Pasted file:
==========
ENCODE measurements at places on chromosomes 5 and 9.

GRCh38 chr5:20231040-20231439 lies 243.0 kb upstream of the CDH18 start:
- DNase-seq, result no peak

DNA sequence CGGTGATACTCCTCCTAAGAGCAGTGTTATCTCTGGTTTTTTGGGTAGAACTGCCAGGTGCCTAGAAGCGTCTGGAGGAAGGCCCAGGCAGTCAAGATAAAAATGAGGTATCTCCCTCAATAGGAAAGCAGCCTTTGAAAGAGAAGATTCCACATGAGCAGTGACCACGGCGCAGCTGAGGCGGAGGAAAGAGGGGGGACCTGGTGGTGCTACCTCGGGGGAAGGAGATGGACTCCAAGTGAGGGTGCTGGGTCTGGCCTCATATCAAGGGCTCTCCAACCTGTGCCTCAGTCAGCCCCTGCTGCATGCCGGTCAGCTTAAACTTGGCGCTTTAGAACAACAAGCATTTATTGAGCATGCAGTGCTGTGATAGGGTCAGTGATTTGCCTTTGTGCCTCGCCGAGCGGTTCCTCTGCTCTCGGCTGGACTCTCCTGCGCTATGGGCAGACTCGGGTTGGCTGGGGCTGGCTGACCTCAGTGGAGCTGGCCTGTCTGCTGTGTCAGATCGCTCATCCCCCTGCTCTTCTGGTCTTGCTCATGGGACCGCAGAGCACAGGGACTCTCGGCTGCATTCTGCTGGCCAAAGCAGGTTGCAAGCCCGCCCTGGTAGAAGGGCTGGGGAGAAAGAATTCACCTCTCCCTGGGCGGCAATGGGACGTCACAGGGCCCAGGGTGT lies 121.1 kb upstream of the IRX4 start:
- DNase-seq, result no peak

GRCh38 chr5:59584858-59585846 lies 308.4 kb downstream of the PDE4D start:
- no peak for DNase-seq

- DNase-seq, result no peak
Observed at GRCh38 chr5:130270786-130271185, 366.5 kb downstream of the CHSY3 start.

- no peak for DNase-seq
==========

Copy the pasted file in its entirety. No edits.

ENCODE measurements at places on chromosomes 5 and 9.

GRCh38 chr5:20231040-20231439 lies 243.0 kb upstream of the CDH18 start:
- DNase-seq, result no peak

DNA sequence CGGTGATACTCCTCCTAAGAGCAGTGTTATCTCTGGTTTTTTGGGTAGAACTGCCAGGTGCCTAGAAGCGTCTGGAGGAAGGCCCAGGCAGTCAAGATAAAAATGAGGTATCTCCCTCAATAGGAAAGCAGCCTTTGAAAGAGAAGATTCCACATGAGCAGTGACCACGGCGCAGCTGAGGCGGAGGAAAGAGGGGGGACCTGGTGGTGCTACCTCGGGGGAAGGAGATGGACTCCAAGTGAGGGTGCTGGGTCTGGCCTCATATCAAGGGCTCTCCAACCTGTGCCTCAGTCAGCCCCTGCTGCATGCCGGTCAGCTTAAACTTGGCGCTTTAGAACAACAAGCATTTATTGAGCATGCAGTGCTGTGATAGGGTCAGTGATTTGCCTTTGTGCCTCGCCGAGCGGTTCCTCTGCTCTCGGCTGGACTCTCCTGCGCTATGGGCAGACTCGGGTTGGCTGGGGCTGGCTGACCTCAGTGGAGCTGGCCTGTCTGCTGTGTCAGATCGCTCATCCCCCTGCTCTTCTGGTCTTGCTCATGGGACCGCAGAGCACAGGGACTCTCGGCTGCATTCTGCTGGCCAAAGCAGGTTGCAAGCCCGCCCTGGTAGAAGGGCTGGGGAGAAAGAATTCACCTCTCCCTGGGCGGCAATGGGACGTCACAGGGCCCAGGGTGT lies 121.1 kb upstream of the IRX4 start:
- DNase-seq, result no peak

GRCh38 chr5:59584858-59585846 lies 308.4 kb downstream of the PDE4D start:
- no peak for DNase-seq

- DNase-seq, result no peak
Observed at GRCh38 chr5:130270786-130271185, 366.5 kb downstream of the CHSY3 start.

- no peak for DNase-seq